The refusal to acknowledge those days is an attempt to turn Orthodox Jewry from an observant Jewish faith into this weird secluded Amish-style religion, complete with calling secular subjects "English" subjects and other nonsense.
Same with Mother's Day. It's a minor American holiday to recognize the women that take responsibility for the next generation of Americans. There is absolutely no reason to avoid doing so other than the turn toward misogyny that permeates the new 21st Century Frumkeit and also has NO BASIS IN JEWISH TRADITION.
I'm not sure what you're referring to, there is tons in the press about Mother's Day every year. Here's President Obama's Mother's Day proclamation for example:
Your complaint about American consumerism is valid. But, I don't think the issue here is about HOW to celebrate the day, but whether it should be celebrated or acknowledged at all. Some people apparently think even wishing their mother a happy Mother's Day is "treif" or a violation of chukas hagoyim. If one person wants to celebrate with Hallmark cards, Godiva chocolates, florist shop flowers, a meal at a restaurant, etc. and another one wants to celebrate with a homemade card or a nice poem or just a simple "thank you" that's their business, but to make this a whole big religious issue is absurd in my view and I question the thought process that leads to that viewpoint.
"it's a time for consumerism and for retailers to push buying"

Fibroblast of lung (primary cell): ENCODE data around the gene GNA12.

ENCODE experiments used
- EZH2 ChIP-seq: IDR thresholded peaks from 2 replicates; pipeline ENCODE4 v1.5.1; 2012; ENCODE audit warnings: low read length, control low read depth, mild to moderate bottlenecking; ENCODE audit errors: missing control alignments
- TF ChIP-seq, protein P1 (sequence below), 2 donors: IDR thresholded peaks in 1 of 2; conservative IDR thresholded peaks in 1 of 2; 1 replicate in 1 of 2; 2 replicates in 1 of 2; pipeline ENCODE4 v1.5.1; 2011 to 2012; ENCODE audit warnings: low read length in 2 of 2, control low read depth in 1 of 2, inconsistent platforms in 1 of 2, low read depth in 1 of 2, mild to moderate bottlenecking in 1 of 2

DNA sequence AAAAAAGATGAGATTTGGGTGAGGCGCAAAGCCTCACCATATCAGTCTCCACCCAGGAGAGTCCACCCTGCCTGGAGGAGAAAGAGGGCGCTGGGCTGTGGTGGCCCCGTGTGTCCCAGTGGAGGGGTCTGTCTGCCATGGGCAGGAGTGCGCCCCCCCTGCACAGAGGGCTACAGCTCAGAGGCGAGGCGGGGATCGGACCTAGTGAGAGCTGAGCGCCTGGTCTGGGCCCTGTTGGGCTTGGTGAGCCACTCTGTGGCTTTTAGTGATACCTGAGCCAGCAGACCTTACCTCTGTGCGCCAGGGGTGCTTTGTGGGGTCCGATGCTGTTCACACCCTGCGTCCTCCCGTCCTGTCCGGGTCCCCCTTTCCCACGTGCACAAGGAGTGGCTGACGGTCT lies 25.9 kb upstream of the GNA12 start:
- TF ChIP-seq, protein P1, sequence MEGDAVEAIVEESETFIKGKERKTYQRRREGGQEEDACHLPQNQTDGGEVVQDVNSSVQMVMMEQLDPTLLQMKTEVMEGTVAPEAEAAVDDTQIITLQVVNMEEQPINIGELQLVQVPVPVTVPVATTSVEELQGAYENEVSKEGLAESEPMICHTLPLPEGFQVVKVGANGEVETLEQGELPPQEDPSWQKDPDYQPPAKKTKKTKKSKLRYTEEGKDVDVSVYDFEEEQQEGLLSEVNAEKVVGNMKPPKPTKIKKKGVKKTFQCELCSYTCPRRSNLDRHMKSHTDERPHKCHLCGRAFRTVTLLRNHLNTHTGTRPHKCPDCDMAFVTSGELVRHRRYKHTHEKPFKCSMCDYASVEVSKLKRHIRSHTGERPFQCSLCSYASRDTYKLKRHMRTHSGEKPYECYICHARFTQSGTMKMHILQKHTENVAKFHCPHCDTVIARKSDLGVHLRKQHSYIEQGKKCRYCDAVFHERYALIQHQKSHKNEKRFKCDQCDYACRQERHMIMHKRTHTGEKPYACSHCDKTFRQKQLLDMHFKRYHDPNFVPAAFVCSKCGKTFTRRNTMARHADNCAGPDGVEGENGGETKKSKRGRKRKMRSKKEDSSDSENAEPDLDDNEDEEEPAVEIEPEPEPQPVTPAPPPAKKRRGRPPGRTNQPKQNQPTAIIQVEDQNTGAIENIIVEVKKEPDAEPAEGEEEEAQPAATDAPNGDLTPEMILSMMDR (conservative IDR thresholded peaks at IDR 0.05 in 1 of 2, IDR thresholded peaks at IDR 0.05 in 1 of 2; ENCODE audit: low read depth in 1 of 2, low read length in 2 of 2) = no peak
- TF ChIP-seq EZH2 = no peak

1) oh please, as opposed to our holidays?
2) one need not give in to consumerism to celebrate holidays (ours or "their")
"There is absolutely no reason to avoid doing so other than the turn toward misogyny that permeates the new 21st Century Frumkeit"
my initial reaction to PROFK's post was "i'll bet the speaker was a man," but the truth is he would have the same approach to father's day. there is no mysogyny here (don't worry, it's in lot's of other places)
"There is NO way to consider yourself part of American Civil society and not acknowledge those two holidays."
i think we agree overall about the importance of being part of american civil society, but i'm being more nuanced. and i would even agree that my nuance is meaningless in practical terms for large swaths of contemporary orthodoxy. but i can't agree that the sine qua non for being a good american is fressing on these 2 days.
"my initial reaction to PROFK's post was "i'll bet the speaker was a man," but the truth is he would have the same approach to father's day. there is no mysogyny here (don't worry, it's in lot's of other places)"
Except, all American holidays are primarily celebrated with family time, since America has no established religion, there is no religious component.
It's NOT about Mother's Day vs. Father's Day (though the former is a much bigger deal in American society), it's about dismissing women from Jewish life.
Throwing out Father's Day is also part of Frumkeit's Mysogyny.
We're dismissive of the work of women, in and out of the home.
We're dismissive of men as fathers.
Both are mysogynistic, bad for family life, bad for the Jews, and having no basis in Jewish tradition.
Yes, one could be a part of American Civil Society and NOT acknowledge Independence Day and Thanksgiving, and plenty of Baal Teshuva Jews do that.
It's impossible to teach your children the importance of being a part of American Civil Society and shunning America's holidays.
It is no more possible to communicate that to your children than the ability to communicate the importance of being a part of Jewish Society without the Passover Seder.